Winter Policy Summit logo

February 10-13, 2019 • Renaissance Washington Hotel • Washington, D.C.

Winter Policy Summit logo

February 10-13, 2019
Renaissance Washington Hotel
Washington, D.C.

Staff Subcommittee on Clean Coal and Carbon Management

Sunday

3:45 - 5:00 p.m. • Meeting Room 2

3:45 - 5:00

Overview of Cost and Performance Estimates for Greenfield and retrofit Post-Combustion Carbon Capture Systems

The U.S. Department of Energy, through its National Energy Technology Laboratory (NETL), conducts and administers a broad research and development (R&D) program aimed at producing competitively-priced electric power with a focus on improving efficiency, increasing plant availability, reducing cooling water requirements, and achieving ultra-low emissions.  The Carbon Capture program aims to accomplish these goals while capturing carbon dioxide from coal-fired power plants.  In order to ascertain the effectiveness of R&D and determine progress toward program goals, NETL has developed a series of baseline cases to enable accurate comparison of R&D technologies to state-of-the-art systems.  These baselines include carbon capture cost and performance estimates, in addition to estimates for the base power plant, using systems available from vendors for introductory commercial application in both greenfield and retrofit applications.  This presentation will provide an overview of NETL’s estimates for coal and natural gas power plants, both with and without carbon capture.  Additionally, information will be provided on analyses and tools developed to assess the costs for carbon capture retrofits.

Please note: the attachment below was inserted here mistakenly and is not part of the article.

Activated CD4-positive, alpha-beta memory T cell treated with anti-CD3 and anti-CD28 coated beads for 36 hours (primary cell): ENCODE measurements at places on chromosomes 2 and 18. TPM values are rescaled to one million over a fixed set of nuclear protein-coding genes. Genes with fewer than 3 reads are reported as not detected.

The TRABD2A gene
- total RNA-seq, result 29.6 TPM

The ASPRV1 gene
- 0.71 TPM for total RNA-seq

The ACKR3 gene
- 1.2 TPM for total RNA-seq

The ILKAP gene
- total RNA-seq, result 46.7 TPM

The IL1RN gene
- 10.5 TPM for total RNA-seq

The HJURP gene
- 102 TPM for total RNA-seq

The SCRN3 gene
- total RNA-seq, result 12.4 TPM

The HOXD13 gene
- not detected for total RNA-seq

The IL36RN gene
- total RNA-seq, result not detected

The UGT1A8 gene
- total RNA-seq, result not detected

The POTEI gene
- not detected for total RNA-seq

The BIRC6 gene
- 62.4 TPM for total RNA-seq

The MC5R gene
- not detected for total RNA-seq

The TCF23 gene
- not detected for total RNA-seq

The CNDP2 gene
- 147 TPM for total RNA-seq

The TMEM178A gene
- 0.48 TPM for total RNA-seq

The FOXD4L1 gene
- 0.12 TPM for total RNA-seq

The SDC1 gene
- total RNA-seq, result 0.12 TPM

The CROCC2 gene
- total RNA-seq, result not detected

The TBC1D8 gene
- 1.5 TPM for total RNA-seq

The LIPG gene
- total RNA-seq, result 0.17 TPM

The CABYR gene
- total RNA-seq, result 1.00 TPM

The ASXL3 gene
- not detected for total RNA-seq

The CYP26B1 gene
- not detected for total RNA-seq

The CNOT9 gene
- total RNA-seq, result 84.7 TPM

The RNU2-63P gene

Speaker: 

Timothy Fout, Engineer, U.S. Department of Energy, National Energy Technology Laboratory, Energy Process Analysis Team

 

Expanding the U.S. Coal Value Chain: An Overview of the U.S. DOE Coal Beneficiation Program

Over 90% of the coal produced in the U.S. is used to generate electricity. However, this market has declined in recent years. To continue to extract the full economic value from our Nation’s coal resources, the U.S. Department of Energy (DOE), though its National Energy Technology Laboratory (NETL), initiated a Coal Beneficiation Program in April 2018.

The Coal Beneficiation Program is focused on developing new high-value products derived from coal, enhancing the value of coal as a feedstock and improving available coal property databases.  High-value carbon products such as carbon fiber, carbon nanomaterials and carbon additives for cements and structural composites represent new business opportunities in unconventional industries for coal. Enhancing the value of coal as a feedstock will increase traditional domestic and global markets for U.S. coal in power generation and steelmaking, while expanding existing coal property databases informs potential consumers in both domestic and global markets on the extraordinary value of U.S. coal resources.

This presentation will provide an overview of the DOE Coal Beneficiation Program, including a look at some of the initial projects that have been awarded.

Speaker: 

Anthony Zinn, Engineer, U.S. Department of Energy, National Energy Technology Laboratory, Enabling Technologies & Partnerships Team